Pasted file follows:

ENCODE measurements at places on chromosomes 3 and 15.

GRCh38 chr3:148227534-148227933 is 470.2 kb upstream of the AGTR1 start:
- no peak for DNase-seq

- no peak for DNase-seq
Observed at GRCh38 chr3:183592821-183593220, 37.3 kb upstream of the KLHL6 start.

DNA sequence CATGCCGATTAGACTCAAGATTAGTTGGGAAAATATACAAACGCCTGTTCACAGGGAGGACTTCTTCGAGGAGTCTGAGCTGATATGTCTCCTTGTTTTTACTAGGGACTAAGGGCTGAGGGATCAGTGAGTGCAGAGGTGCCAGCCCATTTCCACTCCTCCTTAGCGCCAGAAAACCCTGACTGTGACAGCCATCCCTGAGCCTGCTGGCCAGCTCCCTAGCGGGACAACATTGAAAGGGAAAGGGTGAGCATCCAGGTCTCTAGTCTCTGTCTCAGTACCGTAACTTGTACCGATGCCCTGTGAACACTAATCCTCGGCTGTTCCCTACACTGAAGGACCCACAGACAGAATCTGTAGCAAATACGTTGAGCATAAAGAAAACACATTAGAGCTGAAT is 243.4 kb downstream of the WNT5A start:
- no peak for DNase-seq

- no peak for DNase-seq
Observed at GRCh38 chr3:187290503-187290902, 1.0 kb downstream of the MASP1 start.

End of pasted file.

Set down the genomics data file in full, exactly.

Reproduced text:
ENCODE measurements at places on chromosomes 3 and 15.

GRCh38 chr3:148227534-148227933 is 470.2 kb upstream of the AGTR1 start:
- no peak for DNase-seq

- no peak for DNase-seq
Observed at GRCh38 chr3:183592821-183593220, 37.3 kb upstream of the KLHL6 start.

DNA sequence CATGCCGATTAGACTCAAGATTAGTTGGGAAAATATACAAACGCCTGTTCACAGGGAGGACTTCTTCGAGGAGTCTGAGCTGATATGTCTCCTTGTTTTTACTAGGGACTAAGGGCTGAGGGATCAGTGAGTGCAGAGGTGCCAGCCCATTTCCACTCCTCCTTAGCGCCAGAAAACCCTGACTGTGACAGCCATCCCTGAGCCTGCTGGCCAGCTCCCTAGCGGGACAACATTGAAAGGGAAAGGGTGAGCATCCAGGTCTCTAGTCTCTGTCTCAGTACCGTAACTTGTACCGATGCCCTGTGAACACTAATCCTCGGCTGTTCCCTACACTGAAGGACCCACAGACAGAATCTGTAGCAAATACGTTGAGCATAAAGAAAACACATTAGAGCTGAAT is 243.4 kb downstream of the WNT5A start:
- no peak for DNase-seq

- no peak for DNase-seq
Observed at GRCh38 chr3:187290503-187290902, 1.0 kb downstream of the MASP1 start.